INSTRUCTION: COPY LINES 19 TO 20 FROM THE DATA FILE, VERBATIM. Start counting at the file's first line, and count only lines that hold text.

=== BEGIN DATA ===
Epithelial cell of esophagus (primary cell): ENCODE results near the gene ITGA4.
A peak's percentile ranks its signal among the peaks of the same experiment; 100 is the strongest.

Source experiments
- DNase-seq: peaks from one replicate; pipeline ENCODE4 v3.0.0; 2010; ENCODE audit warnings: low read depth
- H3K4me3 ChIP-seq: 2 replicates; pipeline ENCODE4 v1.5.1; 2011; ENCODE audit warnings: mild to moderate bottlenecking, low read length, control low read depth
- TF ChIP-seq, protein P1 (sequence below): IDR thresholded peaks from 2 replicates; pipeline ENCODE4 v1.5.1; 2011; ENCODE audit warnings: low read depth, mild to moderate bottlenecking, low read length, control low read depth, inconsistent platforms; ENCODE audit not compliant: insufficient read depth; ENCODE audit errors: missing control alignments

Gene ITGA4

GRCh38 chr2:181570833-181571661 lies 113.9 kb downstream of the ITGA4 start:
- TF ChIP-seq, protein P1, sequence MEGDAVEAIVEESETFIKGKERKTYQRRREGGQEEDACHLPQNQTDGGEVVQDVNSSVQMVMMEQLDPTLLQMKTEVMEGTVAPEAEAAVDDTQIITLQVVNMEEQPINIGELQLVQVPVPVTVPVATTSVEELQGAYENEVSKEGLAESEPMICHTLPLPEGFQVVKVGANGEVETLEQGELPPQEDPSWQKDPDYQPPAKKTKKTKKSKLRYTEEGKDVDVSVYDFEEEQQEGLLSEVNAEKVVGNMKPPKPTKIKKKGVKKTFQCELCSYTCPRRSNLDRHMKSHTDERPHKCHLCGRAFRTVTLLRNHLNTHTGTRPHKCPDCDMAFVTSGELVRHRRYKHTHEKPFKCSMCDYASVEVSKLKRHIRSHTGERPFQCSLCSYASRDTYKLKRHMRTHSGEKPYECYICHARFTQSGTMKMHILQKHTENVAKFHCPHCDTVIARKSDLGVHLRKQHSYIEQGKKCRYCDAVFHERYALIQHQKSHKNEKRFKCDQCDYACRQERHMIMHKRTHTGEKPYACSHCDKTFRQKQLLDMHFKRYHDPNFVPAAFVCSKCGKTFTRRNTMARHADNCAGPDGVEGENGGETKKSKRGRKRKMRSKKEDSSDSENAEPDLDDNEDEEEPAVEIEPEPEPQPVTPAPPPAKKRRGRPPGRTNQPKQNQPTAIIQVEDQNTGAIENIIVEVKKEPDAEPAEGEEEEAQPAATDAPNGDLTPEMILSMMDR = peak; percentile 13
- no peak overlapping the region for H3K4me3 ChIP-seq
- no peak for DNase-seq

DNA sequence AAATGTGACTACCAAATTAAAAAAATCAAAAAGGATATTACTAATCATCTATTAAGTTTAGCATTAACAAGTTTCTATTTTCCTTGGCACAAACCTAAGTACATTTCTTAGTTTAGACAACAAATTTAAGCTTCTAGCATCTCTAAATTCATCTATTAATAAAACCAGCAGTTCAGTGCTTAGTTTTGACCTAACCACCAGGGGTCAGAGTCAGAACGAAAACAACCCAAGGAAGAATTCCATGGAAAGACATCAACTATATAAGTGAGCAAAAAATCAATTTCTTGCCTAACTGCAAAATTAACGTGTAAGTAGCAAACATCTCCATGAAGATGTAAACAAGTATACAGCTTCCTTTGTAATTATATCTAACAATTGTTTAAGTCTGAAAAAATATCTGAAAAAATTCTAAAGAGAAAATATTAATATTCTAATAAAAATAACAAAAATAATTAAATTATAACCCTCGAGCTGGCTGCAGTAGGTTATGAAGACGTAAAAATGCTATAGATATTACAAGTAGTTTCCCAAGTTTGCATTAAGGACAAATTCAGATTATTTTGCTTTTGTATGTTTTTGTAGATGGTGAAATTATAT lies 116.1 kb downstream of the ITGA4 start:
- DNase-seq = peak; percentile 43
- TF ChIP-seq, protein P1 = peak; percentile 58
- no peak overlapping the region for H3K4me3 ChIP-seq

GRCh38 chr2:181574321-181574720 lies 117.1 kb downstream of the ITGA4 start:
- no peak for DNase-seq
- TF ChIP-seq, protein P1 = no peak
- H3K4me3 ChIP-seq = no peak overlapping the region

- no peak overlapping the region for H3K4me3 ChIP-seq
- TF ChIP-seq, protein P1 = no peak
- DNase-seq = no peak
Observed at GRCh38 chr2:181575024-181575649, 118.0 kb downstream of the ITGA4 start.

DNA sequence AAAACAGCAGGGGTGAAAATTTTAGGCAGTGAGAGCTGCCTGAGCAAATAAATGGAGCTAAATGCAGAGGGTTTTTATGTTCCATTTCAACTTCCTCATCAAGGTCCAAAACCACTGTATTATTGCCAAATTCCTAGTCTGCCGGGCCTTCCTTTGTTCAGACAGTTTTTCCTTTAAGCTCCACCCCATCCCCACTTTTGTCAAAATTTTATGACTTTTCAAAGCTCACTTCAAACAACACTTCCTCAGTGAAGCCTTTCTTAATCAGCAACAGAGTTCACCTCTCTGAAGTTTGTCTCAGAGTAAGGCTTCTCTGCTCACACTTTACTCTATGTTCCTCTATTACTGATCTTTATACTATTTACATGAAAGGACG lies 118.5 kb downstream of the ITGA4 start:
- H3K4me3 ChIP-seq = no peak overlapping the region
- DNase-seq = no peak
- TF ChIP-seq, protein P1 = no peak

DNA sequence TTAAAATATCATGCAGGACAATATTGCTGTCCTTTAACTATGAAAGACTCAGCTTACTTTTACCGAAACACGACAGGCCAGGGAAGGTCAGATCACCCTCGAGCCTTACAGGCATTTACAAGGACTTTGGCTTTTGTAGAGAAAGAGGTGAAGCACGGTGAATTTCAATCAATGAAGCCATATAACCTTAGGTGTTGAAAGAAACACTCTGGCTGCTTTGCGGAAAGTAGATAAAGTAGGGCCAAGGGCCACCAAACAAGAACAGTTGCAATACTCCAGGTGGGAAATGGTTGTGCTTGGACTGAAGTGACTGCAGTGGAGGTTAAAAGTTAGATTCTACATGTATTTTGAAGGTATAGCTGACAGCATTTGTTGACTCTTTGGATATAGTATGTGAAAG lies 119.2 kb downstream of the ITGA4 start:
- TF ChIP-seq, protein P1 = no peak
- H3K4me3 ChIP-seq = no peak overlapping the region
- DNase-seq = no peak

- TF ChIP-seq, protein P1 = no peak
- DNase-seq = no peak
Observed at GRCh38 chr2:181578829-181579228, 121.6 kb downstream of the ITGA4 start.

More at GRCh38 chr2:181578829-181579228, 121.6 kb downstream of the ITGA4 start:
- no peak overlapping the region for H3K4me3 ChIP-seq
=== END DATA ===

- H3K4me3 ChIP-seq = no peak overlapping the region

- no peak overlapping the region for H3K4me3 ChIP-seq